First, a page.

Read the full blog post to learn more.
Tags: Cisco, Cisco Security, cybersecurity, Internet of Everything, internet of things, IoE, IoT, IoT Security, network security, security
Many people take the term “Internet of Things” too literally, and assume that IoT is about the things, themselves. But they’re missing the whole point! It’s not the “things” that makes IoT special. After all, connected devices are neither new nor particularly interesting, particularly since the data each individual item produces is of little value. But by networking these devices together, IoT enables us to benefit from their ability to combine simple data to produce usable intelligence. In turn, that intelligence can be used by businesses to increase operational efficiency, and by individuals to make life easier and more comfortable.
But despite the many benefits of IoT, the billions of connected sensors, devices, and other smart objects it comprises will also dramatically increase the diversity of threats we will face. As a result, securely embracing IoT will require a multi-layer approach to security – including cloud, perimeter, physical, and device-level security, as well as end-to-end data encryption.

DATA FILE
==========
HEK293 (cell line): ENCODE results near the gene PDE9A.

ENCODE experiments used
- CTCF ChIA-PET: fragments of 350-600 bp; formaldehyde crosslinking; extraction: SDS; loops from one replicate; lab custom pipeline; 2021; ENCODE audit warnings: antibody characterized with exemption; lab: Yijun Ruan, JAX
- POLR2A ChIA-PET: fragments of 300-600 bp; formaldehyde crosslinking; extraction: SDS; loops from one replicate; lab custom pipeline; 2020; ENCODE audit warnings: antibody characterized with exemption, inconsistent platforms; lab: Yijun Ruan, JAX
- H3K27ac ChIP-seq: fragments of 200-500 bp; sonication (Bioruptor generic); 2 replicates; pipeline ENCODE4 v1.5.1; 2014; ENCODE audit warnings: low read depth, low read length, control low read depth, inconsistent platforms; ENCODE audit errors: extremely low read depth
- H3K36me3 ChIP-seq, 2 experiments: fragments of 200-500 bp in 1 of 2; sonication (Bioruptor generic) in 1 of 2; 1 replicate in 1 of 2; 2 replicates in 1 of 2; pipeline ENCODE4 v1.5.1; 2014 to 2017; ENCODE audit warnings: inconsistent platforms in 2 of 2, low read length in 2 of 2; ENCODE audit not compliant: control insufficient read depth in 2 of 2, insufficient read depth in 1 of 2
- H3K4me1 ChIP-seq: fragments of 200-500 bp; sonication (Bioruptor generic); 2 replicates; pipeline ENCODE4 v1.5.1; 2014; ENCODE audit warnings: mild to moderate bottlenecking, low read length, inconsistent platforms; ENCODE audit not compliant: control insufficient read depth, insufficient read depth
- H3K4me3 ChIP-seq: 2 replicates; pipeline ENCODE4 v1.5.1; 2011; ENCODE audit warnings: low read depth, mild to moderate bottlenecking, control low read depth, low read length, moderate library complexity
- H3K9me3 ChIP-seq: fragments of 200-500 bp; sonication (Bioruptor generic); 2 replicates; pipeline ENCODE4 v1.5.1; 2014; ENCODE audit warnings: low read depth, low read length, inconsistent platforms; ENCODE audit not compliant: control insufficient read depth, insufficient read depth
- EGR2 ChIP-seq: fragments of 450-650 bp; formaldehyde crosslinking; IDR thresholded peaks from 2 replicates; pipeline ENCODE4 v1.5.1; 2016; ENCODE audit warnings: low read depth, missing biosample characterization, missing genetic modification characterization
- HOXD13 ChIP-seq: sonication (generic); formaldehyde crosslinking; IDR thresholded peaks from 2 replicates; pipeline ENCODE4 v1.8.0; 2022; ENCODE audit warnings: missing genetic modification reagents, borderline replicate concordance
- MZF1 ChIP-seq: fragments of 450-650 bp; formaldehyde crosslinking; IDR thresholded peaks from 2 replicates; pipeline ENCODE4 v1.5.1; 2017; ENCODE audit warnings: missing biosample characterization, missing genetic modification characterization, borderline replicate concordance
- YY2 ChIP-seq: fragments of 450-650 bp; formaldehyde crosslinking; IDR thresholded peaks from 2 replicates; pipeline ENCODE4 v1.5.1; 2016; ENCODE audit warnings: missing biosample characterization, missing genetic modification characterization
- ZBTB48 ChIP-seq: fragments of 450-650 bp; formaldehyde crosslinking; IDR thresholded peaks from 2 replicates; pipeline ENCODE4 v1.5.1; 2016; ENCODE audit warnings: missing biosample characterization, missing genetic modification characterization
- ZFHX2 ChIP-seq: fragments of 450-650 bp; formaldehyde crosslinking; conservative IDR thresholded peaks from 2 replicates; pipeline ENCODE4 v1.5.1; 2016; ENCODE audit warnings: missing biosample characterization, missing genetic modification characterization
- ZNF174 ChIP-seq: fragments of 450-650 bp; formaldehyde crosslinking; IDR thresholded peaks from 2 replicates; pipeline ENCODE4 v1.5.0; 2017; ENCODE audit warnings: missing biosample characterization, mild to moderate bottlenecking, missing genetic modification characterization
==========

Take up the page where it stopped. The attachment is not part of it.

Ensuring that we can reap the overwhelming benefits of IoT without undermining security isn’t going to happen on its own; it will take strong leadership and a great deal of teamwork throughout the industry. That’s why I’m proud that Chris Young, Cisco’s Senior Vice President of Security, recently topped the list as one of the top 100 thought leaders for IoT! It will take leaders like Chris, who have a strong understanding of security and a passion for IoT, to help ensure that we can securely embrace IoT.
I honestly expect IoT to change the world in a variety of ways. But truly harnessing its power requires that we inspire and cultivate a true culture of security throughout every level of the extended network – which means that leadership and teamwork will be far more valuable than the technology, itself.
Tags: Cisco, cyber security, Internet of Everything, internet of things, IoE, IoT, IoT Security, network security, security